Born into slavery around 1820, Harriet Tubman learned quickly that the life of a slave was full of hard work and danger. As a little girl, Harriet was a slave on a plantation in Maryland. One of her favorite outdoor chores was working in the apple orchard; picking, washing, and polishing the apples. She always felt that it was so unfair, that after doing all this work, slaves were forbidden to taste this wonderful fruit. After getting whipped for daring to take a bite of a juicy red apple, she promised herself two things: one day she was going to be free and when she was, she was going to have all the apples she wanted. In 1849, Harriet made her escape to the North by way of the Underground Railroad. However, Harriet was not happy being free when there were so many people still in slavery. Time and time again, Harriet went back to Maryland to guide other slaves to freedom. It took a long time but Harriet finally kept those two promises that she had made to herself.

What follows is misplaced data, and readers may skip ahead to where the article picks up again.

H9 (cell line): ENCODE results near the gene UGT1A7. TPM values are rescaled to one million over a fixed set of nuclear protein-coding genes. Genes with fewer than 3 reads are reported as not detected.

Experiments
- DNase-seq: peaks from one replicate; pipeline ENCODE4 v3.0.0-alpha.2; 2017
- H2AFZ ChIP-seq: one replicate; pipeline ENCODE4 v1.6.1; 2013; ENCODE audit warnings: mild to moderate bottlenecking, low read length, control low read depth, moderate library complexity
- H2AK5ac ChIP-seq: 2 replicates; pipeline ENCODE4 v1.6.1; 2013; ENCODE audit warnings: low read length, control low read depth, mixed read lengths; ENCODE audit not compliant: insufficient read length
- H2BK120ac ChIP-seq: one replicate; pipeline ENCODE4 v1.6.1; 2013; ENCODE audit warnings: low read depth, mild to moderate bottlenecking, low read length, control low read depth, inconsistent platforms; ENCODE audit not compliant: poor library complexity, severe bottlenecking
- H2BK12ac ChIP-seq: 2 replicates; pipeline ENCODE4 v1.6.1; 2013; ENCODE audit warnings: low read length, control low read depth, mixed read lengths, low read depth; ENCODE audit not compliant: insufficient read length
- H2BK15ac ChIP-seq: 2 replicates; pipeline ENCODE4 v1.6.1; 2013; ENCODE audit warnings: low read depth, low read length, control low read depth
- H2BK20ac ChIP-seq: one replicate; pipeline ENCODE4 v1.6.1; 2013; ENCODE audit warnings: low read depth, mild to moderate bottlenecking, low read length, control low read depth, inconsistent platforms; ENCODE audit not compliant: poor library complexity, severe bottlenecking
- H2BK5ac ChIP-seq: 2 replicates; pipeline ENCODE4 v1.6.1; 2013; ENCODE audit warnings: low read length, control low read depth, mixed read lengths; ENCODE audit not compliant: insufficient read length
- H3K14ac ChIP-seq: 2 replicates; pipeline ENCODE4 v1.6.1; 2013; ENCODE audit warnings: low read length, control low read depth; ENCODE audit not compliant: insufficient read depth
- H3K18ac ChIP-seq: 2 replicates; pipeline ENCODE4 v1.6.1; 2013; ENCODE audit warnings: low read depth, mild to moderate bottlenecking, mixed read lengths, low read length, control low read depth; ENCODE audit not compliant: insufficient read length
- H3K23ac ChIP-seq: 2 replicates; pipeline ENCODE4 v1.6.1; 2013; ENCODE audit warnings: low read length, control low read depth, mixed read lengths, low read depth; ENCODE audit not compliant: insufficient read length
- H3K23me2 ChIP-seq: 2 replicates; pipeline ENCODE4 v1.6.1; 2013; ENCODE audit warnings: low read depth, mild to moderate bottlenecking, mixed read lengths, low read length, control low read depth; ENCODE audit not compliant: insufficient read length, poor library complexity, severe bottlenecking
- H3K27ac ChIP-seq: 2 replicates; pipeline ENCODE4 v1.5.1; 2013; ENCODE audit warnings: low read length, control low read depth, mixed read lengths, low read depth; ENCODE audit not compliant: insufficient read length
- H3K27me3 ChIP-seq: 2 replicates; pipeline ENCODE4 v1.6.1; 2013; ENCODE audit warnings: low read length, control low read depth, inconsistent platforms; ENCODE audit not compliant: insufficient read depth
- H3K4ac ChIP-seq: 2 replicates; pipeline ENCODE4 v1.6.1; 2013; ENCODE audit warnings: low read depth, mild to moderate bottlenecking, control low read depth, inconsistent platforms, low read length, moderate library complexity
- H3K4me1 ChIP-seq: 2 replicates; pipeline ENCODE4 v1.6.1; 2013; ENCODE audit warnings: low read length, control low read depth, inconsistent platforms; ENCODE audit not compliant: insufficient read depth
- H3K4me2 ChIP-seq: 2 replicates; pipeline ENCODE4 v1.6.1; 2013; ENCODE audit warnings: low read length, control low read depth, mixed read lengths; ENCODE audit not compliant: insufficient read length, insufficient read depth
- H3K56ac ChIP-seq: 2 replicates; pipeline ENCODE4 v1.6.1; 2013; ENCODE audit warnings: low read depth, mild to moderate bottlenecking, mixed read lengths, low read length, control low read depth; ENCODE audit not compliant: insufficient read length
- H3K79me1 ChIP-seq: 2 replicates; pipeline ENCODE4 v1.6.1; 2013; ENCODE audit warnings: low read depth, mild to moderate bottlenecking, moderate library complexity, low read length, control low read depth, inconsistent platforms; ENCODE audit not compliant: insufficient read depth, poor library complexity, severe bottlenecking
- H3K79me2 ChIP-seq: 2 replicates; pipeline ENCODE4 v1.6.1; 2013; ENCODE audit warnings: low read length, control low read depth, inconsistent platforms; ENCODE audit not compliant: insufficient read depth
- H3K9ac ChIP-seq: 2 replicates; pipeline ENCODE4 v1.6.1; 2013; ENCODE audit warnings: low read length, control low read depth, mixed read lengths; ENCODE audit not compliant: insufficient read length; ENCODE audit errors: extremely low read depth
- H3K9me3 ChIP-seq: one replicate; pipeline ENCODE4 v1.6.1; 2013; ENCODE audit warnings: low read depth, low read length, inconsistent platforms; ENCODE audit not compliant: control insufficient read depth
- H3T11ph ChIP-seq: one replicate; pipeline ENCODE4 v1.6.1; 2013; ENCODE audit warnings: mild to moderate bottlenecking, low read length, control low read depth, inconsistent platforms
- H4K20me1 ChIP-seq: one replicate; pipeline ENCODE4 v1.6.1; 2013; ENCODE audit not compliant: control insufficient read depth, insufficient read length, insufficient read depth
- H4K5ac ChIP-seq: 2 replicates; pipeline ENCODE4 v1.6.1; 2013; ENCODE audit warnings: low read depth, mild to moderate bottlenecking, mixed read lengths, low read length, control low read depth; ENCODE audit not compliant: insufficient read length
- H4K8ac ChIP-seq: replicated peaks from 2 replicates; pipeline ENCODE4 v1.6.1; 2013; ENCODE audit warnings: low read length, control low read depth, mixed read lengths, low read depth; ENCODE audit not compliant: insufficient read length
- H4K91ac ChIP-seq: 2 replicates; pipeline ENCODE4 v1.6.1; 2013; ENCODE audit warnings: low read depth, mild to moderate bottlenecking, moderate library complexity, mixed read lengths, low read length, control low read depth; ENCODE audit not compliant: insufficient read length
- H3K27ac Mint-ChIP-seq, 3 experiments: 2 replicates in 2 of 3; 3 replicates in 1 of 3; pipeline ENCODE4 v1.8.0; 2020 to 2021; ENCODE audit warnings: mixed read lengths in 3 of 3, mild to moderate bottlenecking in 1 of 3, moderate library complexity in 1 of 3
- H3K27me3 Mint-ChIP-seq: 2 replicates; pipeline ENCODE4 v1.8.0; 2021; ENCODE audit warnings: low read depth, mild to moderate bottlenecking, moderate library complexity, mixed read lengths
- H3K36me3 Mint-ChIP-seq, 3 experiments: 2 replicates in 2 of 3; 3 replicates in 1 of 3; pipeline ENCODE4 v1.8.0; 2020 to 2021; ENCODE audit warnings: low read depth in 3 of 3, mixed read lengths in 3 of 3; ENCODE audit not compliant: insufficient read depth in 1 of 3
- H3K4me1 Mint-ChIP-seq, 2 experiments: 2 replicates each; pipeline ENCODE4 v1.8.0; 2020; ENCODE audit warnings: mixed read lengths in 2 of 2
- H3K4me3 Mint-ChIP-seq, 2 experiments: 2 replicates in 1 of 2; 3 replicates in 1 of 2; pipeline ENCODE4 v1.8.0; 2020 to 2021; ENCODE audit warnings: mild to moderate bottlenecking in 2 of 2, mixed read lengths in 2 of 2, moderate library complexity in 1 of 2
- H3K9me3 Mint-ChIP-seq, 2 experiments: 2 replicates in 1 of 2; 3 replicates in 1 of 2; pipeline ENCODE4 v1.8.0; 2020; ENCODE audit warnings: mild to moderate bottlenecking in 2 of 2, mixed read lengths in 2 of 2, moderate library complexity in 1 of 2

Read this easy to read and beautifully illustrated story of Harriet Tubman a 'conductor' on the Underground Railroad.
Similar authors: Pamela Duncan Edwards, Ellen Levine
Similar books: Barefoot: Escape on the Underground Railroad by Pamela Duncan Edwards;
If You Traveled on the Underground Railroad by Ellen Levine;
Journeys of Courage: On the Underground Railroad by Darwin McBeth Walton;
Minty: A Story of Young Harriet Tubman;
Sweet Clara and the Freedom Quilt by Deborah Hopkinson
Date read: 6/30/2010